Like Brown, Lester is quick to identi­fy the run­way extension’s fund­ing gap and poten­tial for sig­ni­fic­ant returns. The ques­tion they’ve been ask­ing them­selves is, ‘How much can we afford as a council?’

We would love the sup­port of the gov­ern­ment,” says Lester. “They’ve said they want to see the busi­ness case, and the busi­ness case is robust.” He enthuses about the project’s poten­tial to make Wel­ling­ton an inter­na­tion­ally com­pet­it­ive city, help secure its future and reduce travel times. “It all stacks up,” he says.

From his per­spect­ive though, what needs to hap­pen next? “We’re going to look at some money this year, some addi­tion­al fund­ing for resource con­sent applic­a­tions,” Lester explains. “I hope that will be approved and go through, and then it really just comes down to funding.”

Along­side coun­cil invest­ment with­in reas­on, and seek­ing gov­ern­ment sup­port, Lester also sug­gests the idea of a levy on air­port users. “I don’t think people would mind pay­ing an extra $5 to take a flight out of Wel­ling­ton if it means they can fly dir­ectly as opposed to ven­tur­ing via Sydney, Mel­bourne or Auck­land,” he says. “These are options we’d throw in the mix. Hope­fully, we’ll get some good sup­port… We as a coun­cil are com­mit­ted to see­ing it through.” Again echo­ing some of Brown‘s sen­ti­ments, Lester sees pub­lic under­stand­ing, engage­ment and sup­port as extremely important.

As much as he under­stands the enthu­si­asm, Eco­nom­ic Devel­op­ment Min­is­ter Steven Joyce thinks it’s import­ant to be cau­tious as well. Invest­ment into run­way infra­struc­ture around Aus­tralasia has shown that pas­sen­ger and flight num­bers don’t always meet pre­dicted demand.

There are many aspects of the way air­craft are routed between dif­fer­ent air­ports that are not imme­di­ately obvi­ous when you look at these sorts of pro­pos­als,” he explains. Auck­land is seen as the key hub for New Zea­l­and, while north­ern hemi­sphere air­lines head south to Aus­tralia first before fly­ing on to New Zea­l­and as a link. “The chal­lenge really is how much Wel­ling­ton can key itself into these emer­ging trends, bey­ond just extend­ing the run­way and plan­ning for flights to come.”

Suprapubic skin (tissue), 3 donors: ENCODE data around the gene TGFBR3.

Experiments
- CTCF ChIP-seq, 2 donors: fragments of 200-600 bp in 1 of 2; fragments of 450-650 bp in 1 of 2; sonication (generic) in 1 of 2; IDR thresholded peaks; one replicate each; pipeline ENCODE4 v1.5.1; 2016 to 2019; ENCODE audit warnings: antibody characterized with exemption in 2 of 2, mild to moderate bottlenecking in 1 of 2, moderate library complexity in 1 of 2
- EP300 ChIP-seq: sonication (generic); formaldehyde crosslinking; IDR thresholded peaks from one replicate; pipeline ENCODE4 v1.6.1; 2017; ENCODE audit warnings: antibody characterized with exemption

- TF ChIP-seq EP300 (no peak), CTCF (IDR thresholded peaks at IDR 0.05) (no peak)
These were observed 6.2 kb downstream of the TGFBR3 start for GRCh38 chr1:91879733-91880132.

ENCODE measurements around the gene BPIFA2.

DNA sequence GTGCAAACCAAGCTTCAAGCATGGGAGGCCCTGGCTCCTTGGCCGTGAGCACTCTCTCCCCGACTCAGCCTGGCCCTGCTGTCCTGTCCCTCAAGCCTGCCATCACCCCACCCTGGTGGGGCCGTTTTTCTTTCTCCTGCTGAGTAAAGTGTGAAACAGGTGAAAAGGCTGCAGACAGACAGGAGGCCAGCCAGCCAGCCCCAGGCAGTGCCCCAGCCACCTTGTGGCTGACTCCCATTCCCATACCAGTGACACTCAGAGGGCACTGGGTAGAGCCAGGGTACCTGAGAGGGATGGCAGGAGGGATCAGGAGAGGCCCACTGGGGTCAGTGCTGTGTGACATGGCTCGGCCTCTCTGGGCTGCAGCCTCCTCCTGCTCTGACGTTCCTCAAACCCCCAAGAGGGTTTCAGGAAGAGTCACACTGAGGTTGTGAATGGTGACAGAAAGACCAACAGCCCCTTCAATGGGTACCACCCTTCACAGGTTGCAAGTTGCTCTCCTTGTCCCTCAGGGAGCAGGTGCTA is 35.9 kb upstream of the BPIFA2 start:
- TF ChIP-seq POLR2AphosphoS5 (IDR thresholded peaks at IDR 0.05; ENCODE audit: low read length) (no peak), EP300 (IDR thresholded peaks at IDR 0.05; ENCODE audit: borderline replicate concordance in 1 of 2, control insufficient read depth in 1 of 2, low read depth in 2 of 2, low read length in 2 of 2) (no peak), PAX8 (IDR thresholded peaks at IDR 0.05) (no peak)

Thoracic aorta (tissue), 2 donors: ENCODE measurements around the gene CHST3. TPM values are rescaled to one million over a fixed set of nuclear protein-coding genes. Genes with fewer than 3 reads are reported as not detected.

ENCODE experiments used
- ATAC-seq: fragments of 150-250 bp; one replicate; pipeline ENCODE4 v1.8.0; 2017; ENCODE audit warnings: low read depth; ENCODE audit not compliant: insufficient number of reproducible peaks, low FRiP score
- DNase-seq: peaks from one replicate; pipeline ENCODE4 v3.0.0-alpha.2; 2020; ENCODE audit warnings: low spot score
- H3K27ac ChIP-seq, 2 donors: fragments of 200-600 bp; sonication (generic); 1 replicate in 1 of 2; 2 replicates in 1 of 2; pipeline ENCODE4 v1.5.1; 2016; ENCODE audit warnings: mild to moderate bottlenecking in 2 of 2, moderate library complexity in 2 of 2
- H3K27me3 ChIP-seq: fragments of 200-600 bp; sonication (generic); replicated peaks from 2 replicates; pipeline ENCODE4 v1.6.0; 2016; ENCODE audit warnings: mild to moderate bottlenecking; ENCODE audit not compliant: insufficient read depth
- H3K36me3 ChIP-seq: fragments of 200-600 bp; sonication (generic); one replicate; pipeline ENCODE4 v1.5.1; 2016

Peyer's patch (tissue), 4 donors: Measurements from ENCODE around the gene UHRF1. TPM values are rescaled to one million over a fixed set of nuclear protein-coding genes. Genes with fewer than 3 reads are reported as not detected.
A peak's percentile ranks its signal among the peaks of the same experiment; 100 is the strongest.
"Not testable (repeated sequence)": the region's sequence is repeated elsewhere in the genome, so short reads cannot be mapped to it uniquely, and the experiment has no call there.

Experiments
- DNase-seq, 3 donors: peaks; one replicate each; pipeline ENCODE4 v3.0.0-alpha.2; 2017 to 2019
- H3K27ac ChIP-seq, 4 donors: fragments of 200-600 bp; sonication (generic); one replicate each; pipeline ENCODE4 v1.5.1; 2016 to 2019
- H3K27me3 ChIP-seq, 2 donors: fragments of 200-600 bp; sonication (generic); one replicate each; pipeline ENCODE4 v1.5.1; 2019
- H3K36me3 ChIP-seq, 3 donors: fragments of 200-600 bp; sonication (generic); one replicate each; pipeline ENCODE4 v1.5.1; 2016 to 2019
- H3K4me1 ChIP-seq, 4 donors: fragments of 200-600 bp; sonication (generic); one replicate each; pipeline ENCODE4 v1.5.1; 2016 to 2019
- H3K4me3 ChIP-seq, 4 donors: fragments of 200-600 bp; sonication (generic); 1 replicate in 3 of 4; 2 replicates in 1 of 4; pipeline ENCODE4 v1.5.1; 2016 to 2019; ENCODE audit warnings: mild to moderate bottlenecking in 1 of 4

Joyce thinks the best people to assess what invest­ment to make in the air­port are the own­ers, and as part of that, their cus­tom­ers. If the share­hold­ers (the air­port and the city) are keen to invest, and the air­lines are sup­port­ive, the Min­is­ter thinks it’s a good sign. “Those sort of eco­nom­ic sig­nals really are import­ant, because they insure against mak­ing bad busi­ness decisions that are ahead of the game.”

The Min­is­ter describes the air­port and council’s hope the gov­ern­ment might invest as, “Effect­ively like say­ing, we don’t want to put in the money, but we’re quite keen for the tax­pay­ers to put it in.” He also notes the gov­ern­ment has already com­mit­ted $2.5 bil­lion to the Lev­in-to-air­port cor­ridor as a road­ing invest­ment. How­ever, he’s happy to talk with the air­port and coun­cil. “We don’t have big dol­lops of cash lying around to gift off in these situ­ations. It’s some­thing that will have to be worked though. I’m not say­ing they shouldn’t do it. I’m say­ing they’ve got to do it with their eyes open because it’s a big investment.”

When I talk to John Beck­ett, the exec­ut­ive dir­ect­or of the Board of Air­line Rep­res­ent­at­ives New Zea­l­and (BARNZ) by phone later that day, the ques­tion ‘Who’s going to pay for it?’ hangs in the air as well. He describes their dis­cus­sions with the air­port as being in their early stages. Beck­ett is inter­ested in see­ing a coun­ter­fac­tu­al, which is essen­tially a com­par­is­on show­ing what would hap­pen if the invest­ment went ahead along­side what would hap­pen if it didn’t.

As we under­stand it at the moment, the air­port believes that either the gov­ern­ment or the coun­cil would provide a large part of the cap­it­al,” he says. BARNZ don’t see cent­ral gov­ern­ment want­ing to take part in it, which would leave it with the coun­cil and the airport.